It was around eight o’clock on a Saturday morning. I was performing some camp host duties to help out. The folks on site #1 hadn’t gotten checked in the night before, so I was walking over to have them sign their permit.
A slow-moving car approached me from behind. The only other people on the far side of the campground were the young folks who had sites #6 and #7. One of the young women in the group had come over while I was cooking breakfast to ask me now far the campground was from a body of water. Not much later I heard a car leave site #6. I thought they’d taken off for a day on the river, but now I heard a car behind me that could only belong to part of that group. I figured some of the young folks had gotten a late start and were just leaving now.
When the car pulled up next to me, it stopped.
Excuse me, a feminine voice said, and I turned to look.
Two young women were in the car. Both were looking at me expectantly.
Do you know where’s the nearest bar? the driver asked me
I was stunned. I involuntarily glanced at my watch. It was well before 8:30. I try not to judge, but I’m pretty sure anyone inquiring about the location of a bar before noon while on a camping trip has a problem.
The nearest bar? I echoed slowly.
It turned out these gals did have a problem.
Their friends had left with all the food. These young women thought the friends had gone to a bar to watch a soccer game, since that’s what the friends had done the day before. I suppose these young women wanted to track down the friends and get ingredients for breakfast.
I told them about the small community 15 miles away. There’s a restaurant, bar, and general store there, I said, but added it wasn’t much of a soccer kind of place. It’s under new ownership, I remembered aloud. Maybe they’ll have the soccer game on.
I told them about the larger (although by no means large) town 35 miles away. There’s a brewery there, I told them. Maybe the soccer game will be on there. It was only later that I wondered if the brewery would open at eight on a Saturday morning so customers could watch soccer on television. I suspect a brewery doesn’t serve breakfast and would normally open around 11am for lunch.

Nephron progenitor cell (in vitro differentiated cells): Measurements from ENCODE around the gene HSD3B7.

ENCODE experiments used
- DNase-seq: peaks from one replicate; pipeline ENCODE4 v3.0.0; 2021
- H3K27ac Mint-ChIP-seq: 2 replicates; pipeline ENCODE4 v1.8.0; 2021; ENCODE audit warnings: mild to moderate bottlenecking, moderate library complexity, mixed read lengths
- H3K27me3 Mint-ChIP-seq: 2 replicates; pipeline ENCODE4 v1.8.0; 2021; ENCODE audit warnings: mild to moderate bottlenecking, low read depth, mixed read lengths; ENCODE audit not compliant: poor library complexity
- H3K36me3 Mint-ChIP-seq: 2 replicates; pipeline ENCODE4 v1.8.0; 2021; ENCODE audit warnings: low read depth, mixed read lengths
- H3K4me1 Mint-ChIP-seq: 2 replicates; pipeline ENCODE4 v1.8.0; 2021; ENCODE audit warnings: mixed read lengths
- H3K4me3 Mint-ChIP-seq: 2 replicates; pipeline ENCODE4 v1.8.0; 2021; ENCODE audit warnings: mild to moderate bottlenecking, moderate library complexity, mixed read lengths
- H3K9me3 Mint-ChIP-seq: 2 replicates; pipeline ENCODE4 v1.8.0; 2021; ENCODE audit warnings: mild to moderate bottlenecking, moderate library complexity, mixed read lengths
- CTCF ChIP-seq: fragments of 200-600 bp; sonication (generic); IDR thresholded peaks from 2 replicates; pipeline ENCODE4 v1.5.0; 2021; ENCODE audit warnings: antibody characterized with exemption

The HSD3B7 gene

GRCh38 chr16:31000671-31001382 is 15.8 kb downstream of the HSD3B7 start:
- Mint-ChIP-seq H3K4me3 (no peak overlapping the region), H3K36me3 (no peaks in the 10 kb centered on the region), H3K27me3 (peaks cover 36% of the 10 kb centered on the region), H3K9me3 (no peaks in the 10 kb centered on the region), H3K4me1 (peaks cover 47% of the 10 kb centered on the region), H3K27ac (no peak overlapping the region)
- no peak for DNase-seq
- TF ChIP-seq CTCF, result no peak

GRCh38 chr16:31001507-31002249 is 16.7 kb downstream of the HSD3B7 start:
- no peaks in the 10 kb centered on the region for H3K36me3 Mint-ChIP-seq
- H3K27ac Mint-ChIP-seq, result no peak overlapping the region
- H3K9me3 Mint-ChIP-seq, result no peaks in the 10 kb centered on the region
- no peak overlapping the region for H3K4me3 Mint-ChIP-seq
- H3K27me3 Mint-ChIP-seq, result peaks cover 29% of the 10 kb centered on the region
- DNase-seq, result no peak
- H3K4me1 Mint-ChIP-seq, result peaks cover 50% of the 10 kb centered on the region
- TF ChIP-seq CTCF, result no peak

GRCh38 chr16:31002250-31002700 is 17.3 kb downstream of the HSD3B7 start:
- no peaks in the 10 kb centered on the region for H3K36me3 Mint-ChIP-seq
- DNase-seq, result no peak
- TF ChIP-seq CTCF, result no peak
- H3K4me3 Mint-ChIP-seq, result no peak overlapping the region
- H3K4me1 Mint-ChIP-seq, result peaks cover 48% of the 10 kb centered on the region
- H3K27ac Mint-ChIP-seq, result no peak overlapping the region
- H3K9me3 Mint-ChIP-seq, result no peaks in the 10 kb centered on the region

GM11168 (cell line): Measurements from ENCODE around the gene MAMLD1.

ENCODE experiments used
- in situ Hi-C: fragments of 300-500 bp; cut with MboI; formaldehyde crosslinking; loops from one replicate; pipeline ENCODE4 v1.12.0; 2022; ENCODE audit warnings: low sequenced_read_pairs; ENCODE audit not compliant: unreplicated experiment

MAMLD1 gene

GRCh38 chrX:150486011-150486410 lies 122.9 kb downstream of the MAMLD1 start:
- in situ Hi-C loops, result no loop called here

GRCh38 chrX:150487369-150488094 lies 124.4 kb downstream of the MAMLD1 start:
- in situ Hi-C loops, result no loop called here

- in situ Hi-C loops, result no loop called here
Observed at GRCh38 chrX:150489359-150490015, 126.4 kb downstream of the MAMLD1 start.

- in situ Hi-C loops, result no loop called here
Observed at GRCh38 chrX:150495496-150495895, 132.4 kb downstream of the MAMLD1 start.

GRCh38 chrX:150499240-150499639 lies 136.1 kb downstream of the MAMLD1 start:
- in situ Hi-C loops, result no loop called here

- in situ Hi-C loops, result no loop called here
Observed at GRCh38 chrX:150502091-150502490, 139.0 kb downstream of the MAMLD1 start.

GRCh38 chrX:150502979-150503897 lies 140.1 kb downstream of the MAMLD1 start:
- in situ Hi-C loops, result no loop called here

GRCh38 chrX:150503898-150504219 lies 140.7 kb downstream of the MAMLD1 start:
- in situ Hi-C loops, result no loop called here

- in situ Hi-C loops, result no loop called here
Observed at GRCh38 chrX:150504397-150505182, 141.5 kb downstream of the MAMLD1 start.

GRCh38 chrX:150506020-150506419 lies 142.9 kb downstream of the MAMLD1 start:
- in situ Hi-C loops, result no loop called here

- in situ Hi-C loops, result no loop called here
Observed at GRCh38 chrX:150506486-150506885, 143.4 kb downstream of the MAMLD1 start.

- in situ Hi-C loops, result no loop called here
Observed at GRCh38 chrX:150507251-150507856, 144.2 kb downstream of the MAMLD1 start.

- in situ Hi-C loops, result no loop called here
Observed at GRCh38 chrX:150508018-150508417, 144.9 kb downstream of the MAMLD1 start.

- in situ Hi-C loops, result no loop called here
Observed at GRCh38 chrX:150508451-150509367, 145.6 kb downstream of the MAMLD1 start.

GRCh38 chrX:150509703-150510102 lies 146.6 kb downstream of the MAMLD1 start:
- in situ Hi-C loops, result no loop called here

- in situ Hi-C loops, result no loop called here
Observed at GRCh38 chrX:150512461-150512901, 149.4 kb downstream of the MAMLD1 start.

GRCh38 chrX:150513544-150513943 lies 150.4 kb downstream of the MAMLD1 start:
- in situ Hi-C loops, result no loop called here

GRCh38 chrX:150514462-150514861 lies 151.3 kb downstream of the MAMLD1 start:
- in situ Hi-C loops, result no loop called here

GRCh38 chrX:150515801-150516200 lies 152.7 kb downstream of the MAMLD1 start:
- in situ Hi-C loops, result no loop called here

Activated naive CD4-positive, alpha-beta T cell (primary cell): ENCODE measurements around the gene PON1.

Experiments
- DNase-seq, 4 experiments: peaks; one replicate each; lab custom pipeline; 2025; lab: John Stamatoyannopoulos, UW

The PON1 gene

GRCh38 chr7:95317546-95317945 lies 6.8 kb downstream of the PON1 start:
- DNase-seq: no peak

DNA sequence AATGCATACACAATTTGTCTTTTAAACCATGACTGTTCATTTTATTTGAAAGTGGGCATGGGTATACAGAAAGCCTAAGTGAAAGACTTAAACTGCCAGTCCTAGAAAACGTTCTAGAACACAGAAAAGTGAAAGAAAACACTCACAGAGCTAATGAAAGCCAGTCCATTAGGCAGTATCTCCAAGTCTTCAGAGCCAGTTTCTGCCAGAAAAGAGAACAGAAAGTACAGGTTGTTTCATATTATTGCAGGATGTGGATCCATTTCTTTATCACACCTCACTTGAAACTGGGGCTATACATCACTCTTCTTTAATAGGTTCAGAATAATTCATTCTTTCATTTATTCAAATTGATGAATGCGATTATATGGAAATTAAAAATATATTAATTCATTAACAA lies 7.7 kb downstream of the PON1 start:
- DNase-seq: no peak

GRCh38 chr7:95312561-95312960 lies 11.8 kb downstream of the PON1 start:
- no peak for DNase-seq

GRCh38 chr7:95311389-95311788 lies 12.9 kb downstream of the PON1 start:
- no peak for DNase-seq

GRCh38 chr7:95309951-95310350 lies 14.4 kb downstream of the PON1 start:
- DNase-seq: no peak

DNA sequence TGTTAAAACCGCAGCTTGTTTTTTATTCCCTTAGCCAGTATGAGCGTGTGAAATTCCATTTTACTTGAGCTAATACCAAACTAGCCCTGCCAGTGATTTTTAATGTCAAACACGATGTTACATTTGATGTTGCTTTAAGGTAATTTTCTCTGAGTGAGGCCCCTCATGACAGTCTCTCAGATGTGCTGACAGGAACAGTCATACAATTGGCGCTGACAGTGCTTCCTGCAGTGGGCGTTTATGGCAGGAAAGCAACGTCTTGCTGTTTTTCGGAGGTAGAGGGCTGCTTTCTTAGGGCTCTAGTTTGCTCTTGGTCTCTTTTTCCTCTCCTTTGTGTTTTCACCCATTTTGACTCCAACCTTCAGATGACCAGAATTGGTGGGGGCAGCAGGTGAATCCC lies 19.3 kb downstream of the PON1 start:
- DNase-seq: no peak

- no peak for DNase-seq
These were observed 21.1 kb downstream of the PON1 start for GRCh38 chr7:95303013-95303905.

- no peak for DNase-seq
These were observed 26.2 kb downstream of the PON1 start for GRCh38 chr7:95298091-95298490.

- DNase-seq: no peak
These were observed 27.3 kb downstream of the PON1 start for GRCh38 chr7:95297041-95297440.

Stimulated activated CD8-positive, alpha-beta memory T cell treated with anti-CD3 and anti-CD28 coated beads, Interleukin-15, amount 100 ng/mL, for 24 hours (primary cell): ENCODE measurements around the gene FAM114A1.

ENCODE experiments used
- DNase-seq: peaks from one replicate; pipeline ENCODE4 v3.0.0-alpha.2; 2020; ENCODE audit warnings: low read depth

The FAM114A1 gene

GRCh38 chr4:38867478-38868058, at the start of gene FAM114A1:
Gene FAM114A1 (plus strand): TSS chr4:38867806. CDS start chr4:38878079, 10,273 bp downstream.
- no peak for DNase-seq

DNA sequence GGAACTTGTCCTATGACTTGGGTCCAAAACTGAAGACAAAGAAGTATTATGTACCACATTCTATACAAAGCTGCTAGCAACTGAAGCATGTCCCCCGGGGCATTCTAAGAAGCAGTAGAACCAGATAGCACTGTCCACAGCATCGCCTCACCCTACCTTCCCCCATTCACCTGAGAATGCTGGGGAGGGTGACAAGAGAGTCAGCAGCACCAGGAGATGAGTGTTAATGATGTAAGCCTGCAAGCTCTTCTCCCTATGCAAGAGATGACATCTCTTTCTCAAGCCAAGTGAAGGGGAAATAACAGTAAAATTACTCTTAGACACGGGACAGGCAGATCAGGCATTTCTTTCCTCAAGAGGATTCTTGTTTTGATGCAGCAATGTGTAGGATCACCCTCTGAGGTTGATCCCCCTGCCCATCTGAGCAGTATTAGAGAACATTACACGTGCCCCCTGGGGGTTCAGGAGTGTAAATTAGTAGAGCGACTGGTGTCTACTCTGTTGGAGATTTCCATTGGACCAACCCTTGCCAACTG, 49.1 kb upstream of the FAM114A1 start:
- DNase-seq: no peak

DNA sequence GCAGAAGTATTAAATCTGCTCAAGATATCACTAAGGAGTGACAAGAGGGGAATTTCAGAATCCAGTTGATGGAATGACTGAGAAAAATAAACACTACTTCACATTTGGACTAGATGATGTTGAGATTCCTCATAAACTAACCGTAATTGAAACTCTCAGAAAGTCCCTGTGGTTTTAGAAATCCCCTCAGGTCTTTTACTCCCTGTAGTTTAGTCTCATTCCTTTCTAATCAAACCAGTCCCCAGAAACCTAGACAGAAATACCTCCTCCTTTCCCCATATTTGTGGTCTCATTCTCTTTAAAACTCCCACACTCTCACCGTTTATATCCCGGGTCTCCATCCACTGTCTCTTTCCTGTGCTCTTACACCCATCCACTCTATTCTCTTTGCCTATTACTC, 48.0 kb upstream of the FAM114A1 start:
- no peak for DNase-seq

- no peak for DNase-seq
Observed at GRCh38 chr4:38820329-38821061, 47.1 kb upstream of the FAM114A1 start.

Where should we go? the driver asked me.
I didn’t know how to help. I certainly didn’t know where their friends had gone. I ended up suggesting they go to the closer place first. At least they could get breakfast there, The Big Boss Man said later when I related to story to him.
I assume the friends found each other. I was at work at the Mercantile all day, then headed down the mountain to get gasoline and propane and a giant ice cream cone. It was dark when I got back to the campground. People were in the tent on site #7, and they didn’t run over to tell me their friends were missing, so I figured everything must have worked out ok.
(The people in the tent didn’t realize their voices carried in the forest. We’re drunk and you’re high! I heard a feminine voice exclaim clearly. Soon another feminine voice was relating the story of the time she got roofied. Oh Lord! I thought. They’re going to be up all night, but thankfully they piped down shortly after 10pm.)
There are lessons to be learned from this tale.
#1 Don’t pack all the food in one vehicle.
#2 If all the food is in one vehicle, don’t drive that vehicle out of the campground while your friends are sleeping.
#3 Communicate with friends before bedtime about who’s leaving the next morning, where they’re going, when they’re leaving, and what time they’ll be back.
#4 For goodness sake, don’t schedule a camping trip for the weekend of the most important soccer tournament of the year.